For me, winter is the hardest season. It’s cold, barren, bitter. The fresh crisp days and freshly fallen snow that made me exclaim in delight with the first arrival are no longer reflections of light and purity, but inconvenient, lonely and isolating. The pristine snow-covered fields are now windblown and stained, the days long in dreariness but short in warmth and sunlight.

But winter is necessary – as necessary as the sun in summer. In winter, nature is at rest. It’s completed its cycle of growth and productivity for another year and it replenishes as it prepares for the following spring. The trees are naked and ugly. The gardens are bare and useless. The ground is no longer lush and vibrant. While I enjoy short bursts outdoors to clear my mind and get fresh air, I tend to bury myself indoors and cocoon myself away bemoaning the forecast of ice and snow and frigid temperatures. However, all my useless complaints aside, the earth is healing and silently preparing for the changes to come in the near future.


As with every season, winter will not last forever – whether it’s the season on a calendar or a winter of your heart. The spring will return with signs of growth and beauty, blossoming into fullness and maturity and eventually preparing to rest once again.

Maybe you feel like you’re stuck in a season of winter. You feel isolated and barren. Your purpose seems lost. The days are long and dreary as you merely cycle through mindlessly waiting for some sign of life. You are weighted down by the mundane. But this season you’re in? It’s really a season of rest – a season vital to upcoming growth. Just accept that it’s a chance to recharge and replenish and find solace in solitude and strength in serenity before you face change once again.

Perhaps you don’t feel like your stranded in a season of cold and staleness. Perhaps you’re seeing the first inklings of a dream coming true and now impatiently want to see the full development. Or you’re thick in the midst of a project or stage that has you gasping for air and you crave a chance to cool down. Take note of the season you’re in and know that it too serves a purpose in a cycle of continuous maturing.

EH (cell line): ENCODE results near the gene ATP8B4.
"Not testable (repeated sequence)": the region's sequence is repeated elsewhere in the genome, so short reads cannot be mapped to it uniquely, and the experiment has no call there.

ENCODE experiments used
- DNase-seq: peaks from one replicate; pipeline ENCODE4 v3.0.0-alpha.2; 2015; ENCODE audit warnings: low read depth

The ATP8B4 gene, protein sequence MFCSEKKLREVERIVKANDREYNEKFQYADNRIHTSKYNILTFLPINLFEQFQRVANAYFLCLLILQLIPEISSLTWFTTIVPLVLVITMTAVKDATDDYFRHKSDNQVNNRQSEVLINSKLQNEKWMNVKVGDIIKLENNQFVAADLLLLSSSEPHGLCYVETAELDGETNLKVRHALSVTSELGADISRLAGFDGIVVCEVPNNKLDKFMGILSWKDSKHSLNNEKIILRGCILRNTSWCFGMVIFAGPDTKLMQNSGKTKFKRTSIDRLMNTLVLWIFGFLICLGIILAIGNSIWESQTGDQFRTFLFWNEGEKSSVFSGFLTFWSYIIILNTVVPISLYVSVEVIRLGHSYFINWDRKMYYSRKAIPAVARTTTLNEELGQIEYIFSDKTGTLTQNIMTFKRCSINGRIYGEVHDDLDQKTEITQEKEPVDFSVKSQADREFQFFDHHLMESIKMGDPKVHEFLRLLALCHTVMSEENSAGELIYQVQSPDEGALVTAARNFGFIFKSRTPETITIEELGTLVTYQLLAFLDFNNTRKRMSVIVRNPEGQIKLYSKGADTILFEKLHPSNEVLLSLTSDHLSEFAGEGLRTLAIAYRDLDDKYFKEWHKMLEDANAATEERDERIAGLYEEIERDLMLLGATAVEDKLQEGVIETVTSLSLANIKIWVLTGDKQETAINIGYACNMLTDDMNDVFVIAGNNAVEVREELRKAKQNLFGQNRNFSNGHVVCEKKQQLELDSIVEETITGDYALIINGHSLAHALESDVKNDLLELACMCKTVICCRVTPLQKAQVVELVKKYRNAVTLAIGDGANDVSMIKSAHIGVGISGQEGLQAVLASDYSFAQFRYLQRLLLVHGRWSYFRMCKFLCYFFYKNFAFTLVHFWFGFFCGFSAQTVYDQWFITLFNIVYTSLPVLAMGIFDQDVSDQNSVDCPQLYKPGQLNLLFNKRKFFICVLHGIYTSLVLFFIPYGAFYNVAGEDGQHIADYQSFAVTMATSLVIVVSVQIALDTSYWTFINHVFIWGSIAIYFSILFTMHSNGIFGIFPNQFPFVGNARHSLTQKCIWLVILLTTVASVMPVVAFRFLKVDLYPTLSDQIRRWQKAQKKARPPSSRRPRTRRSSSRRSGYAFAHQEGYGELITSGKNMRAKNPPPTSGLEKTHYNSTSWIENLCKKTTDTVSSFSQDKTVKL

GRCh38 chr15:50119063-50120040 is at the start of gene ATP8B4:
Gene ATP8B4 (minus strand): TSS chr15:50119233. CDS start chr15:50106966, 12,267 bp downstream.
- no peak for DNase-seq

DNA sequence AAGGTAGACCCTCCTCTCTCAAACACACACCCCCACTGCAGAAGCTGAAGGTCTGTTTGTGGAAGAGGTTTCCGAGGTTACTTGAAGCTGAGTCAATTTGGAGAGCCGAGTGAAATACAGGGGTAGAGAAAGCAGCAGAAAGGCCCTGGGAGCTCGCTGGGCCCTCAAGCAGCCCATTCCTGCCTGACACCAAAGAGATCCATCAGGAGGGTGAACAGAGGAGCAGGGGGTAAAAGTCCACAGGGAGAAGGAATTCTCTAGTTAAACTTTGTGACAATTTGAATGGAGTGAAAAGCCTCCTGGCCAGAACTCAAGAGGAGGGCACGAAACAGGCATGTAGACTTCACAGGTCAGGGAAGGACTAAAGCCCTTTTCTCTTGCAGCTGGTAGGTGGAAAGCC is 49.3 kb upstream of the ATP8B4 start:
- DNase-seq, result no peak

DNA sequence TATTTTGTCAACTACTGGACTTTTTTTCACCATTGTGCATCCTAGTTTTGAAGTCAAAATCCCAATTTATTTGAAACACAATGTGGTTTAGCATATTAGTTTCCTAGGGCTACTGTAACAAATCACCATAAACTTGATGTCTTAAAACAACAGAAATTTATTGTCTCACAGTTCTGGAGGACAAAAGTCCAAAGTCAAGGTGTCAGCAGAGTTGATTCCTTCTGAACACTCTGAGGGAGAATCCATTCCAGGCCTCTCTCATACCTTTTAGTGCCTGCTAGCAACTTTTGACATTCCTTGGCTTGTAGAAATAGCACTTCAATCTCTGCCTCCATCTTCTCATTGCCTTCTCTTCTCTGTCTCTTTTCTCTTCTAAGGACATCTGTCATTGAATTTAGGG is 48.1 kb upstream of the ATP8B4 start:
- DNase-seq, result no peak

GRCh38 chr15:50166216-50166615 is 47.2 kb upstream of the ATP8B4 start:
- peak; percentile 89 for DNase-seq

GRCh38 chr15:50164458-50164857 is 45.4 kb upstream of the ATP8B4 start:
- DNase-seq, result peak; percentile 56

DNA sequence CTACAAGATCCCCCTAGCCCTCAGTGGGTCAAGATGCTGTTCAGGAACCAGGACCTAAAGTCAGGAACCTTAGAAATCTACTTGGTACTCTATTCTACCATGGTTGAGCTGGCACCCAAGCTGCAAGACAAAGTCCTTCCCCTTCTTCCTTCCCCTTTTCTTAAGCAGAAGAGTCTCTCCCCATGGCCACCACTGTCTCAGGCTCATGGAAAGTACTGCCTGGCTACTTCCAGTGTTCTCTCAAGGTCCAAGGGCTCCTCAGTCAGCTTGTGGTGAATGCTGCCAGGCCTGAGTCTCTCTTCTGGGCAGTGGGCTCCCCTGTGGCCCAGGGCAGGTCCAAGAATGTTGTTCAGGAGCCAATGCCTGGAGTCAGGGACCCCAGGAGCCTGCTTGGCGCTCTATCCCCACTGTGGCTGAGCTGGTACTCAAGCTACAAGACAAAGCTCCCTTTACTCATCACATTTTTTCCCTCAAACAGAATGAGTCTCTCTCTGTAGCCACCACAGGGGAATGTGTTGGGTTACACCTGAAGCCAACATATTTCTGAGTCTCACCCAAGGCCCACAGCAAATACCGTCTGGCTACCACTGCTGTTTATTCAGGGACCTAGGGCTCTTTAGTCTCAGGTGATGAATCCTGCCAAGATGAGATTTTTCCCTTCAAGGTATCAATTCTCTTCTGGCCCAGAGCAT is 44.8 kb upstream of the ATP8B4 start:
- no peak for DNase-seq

Appreciate the beauty of your season and wait with hope for each purposeful moment in the journey through spring showers, sun-drenched summer, autumn bounty, and even winter storms. Without winter, we have no spring, without spring, no summer… don’t lose delight in your season, but recognize it for the greater purpose it serves… as Ecclesiastes says, “To every thing there is a season, and a time to every purpose under the heaven;”

Delight

Back at the beginning of January (so long ago!), I took the Dayspring 2019 Your Word of the Year Quiz. I don’t put a lot of hope and promise into these things but was interested in seeing what came up. I took the quiz again tonight (because I couldn’t remember my word – ha – apparently I need to work on retention!) Delight. My word for 2019 is ‘delight.’ I honestly thought it might be rest, or peace, or strength, but no – it’s ‘delight.’

My Word of the Year – Dayspring

I don’t associate deeply with this word. It doesn’t bring up any heartfelt connotations or even make me really truly feel like, yes, delight, it is THE word that speaks to me. It just doesn’t… but maybe I haven’t looked at it deeply enough?

I dug into the dictionary. Oxford Dictionary describes delight as both a verb and a noun, most definitions having to do with pleasure – finding pleasure in something, causing pleasure, great pleasure itself.

The synonyms, however, are what tickled my fancy!

  • please greatly, charm, enchant, captivate, entrance, bewitch, thrill, excite, take someone’s breath away
  • gladden, gratify, appeal to, do someone’s heart good, entertain, amuse, divert
  • take great pleasure, find great pleasure, glory, revel, luxuriate, wallow
  • adore, love, relish, savour, enjoy greatly, lap up